## Friday, May 19, 2017

### Homeschool Science: The Physics of Temperature and a Homemade Working Thermometer

We weren't meant to spend more than maybe a month, tops, on this meteorology unit. What we really want to be studying is astronomy, and we'll have to get to it soon if I want to have us set up to watch the total solar eclipse as our culminating activity, but meteorology has never been something that's interested the kids enough to study before, and so we just need to zip through it just so the kids have some basic background information, and some context for relevant bits of knowledge.

There will be no weird gaps in our homeschool curriculum!

This unit is kind of taking forever, though. Like most of our studies, it's heavy with hands-on activities, but since they're hands-on weather activities, they keep either requiring specific conditions outside that we have to wait on (can't identify clouds if there aren't any!) or take days and days to complete (this week, the kids are working every day on a temperature-gathering experiment, and it's a huge pain in the butt).

Even this particular lesson was kind of a pain in the butt, because we had to put it off when we discovered that Syd had used up all of our clear straws on a huge, messy (though delicious) milkshake project. We finally got it done this week, though, and happily, it was so awesome that it was worth the wait!

In order to understand how a thermometer works, you have to understand the physics of temperature. This Crash Course Physics video gets too hard for Syd less than halfway through--

--but does contain plenty of reinforcement of the main takeaway, that heating expands solids, liquids, and gasses, and cooling contracts them. The rate and intensity depend on the substance, but if you know that rate and intensity of a particular substance, you can use its expansion and contraction to then measure the temperature around it.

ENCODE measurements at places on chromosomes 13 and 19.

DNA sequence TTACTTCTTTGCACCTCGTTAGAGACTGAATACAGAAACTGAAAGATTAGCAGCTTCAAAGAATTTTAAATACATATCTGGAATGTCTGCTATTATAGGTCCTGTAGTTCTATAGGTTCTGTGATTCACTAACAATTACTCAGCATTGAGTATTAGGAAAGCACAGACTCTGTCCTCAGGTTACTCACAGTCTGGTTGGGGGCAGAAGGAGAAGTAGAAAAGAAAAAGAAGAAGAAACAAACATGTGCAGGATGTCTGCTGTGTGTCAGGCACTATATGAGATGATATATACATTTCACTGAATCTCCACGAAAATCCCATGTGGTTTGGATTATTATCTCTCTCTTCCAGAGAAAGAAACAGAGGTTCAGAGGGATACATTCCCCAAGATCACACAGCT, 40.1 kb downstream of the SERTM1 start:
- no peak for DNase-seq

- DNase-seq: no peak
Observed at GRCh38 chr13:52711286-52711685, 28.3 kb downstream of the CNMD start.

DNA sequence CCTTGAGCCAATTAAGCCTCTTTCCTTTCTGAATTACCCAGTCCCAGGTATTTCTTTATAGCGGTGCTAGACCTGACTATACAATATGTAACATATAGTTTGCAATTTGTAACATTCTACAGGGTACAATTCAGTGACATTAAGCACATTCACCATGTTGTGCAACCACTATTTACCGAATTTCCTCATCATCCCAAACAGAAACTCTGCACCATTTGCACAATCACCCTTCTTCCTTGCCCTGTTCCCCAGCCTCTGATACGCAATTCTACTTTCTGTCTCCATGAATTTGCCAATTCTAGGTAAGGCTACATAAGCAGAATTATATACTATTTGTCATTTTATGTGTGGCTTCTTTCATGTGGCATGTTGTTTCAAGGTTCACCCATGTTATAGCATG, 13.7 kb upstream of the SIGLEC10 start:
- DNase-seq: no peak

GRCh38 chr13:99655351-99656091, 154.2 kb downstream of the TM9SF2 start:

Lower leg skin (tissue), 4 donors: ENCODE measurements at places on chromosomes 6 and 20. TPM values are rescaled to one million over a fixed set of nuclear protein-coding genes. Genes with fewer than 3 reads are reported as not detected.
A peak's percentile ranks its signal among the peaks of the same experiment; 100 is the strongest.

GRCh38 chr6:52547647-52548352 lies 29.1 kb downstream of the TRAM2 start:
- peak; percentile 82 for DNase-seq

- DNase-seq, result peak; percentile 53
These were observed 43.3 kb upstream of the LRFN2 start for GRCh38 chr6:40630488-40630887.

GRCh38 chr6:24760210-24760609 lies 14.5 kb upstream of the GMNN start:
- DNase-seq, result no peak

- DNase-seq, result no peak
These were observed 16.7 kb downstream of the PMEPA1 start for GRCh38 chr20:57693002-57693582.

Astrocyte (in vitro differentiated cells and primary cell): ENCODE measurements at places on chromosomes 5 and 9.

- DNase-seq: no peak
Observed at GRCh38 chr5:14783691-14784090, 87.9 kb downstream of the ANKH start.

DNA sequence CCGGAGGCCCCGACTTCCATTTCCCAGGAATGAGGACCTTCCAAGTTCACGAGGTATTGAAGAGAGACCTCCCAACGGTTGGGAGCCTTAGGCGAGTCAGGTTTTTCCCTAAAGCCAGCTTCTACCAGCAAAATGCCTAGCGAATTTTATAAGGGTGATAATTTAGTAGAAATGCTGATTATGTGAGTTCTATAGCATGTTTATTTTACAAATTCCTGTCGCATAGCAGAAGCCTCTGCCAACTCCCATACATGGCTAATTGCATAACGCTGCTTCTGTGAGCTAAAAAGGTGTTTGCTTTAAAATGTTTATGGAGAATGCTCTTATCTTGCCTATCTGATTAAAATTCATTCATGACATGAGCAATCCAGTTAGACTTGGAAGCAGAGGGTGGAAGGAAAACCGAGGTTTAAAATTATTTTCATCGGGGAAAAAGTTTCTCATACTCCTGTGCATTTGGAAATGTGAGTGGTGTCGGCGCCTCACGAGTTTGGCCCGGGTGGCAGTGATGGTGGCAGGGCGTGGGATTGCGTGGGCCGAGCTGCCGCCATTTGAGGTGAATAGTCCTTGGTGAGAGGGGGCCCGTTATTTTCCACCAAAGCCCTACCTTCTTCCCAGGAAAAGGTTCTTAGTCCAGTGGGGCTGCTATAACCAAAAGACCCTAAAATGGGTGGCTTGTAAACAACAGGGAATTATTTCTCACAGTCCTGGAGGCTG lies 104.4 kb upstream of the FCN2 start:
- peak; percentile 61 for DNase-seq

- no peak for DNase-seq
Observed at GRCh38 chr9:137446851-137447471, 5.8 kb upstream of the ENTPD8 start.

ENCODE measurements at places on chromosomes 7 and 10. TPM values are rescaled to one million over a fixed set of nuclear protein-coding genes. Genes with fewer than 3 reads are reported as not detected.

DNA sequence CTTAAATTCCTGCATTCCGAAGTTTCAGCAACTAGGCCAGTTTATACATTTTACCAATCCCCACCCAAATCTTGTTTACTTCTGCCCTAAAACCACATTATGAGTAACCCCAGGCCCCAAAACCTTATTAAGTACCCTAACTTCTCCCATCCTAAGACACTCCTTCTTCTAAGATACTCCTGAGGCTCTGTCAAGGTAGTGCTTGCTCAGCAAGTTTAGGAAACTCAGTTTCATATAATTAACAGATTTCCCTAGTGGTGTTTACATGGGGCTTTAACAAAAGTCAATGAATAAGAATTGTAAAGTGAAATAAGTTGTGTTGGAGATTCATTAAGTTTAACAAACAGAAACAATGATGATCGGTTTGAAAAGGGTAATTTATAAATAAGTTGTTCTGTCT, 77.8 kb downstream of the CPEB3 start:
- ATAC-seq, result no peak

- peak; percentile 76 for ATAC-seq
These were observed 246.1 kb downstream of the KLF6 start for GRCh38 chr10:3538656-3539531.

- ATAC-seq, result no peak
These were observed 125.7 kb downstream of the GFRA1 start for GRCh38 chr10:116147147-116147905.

And boom! You have a thermometer!

We studied how to physically use a thermometer as a measuring tool in a previous lesson (I probably should have told you about that lesson first, but bizarrely, I chose not to. I'll tell you about it later, I guess!), and the difference between the various scales of temperature measurement. So when we finally scored some clear straws (at the movie theater, in partial recompense for the ridiculously high ticket prices for Guardians of the Galaxy 2), the kids were all set to make a working thermometer for themselves, using sugru, a Starbucks Frappuccino bottle (I bought some different types of coffee drinks to test out for an upcoming camping trip, and this one was NOT a winner--it tasted weirdly chemically and...oily, kind of?) and this tutorial:

The kids were able to follow the tutorial independently, although I'd advise you to let the thermometer rest for a couple of hours before you use the eye dropper to add a couple of inches of water to the straw. Our rubbing alcohol was already at room temperature, but the water that the kids got from the sink must have been cold, because just by sitting on the counter the thermometer soon maxed out its temperature reading, with the colored liquid all the way at the top of the straw and dripping down.

But yes, after you fix that the thermometer works just as you'd like it to, and you can move it inside and out, around to different parts of the house, put it in the refrigerator and then take it out later and watch the water level rise while you're eating dinner, etc.

P.S. If that Physics of Temperature video wasn't too hard for you, you should also check out this second video on the subject, and then this video on thermodynamics. If we were going in a different direction with our study of heat, the kids would have LOVED to spend some time burning and melting stuff to determine melting and boiling points, etc., but I'll save that fun activity for another time.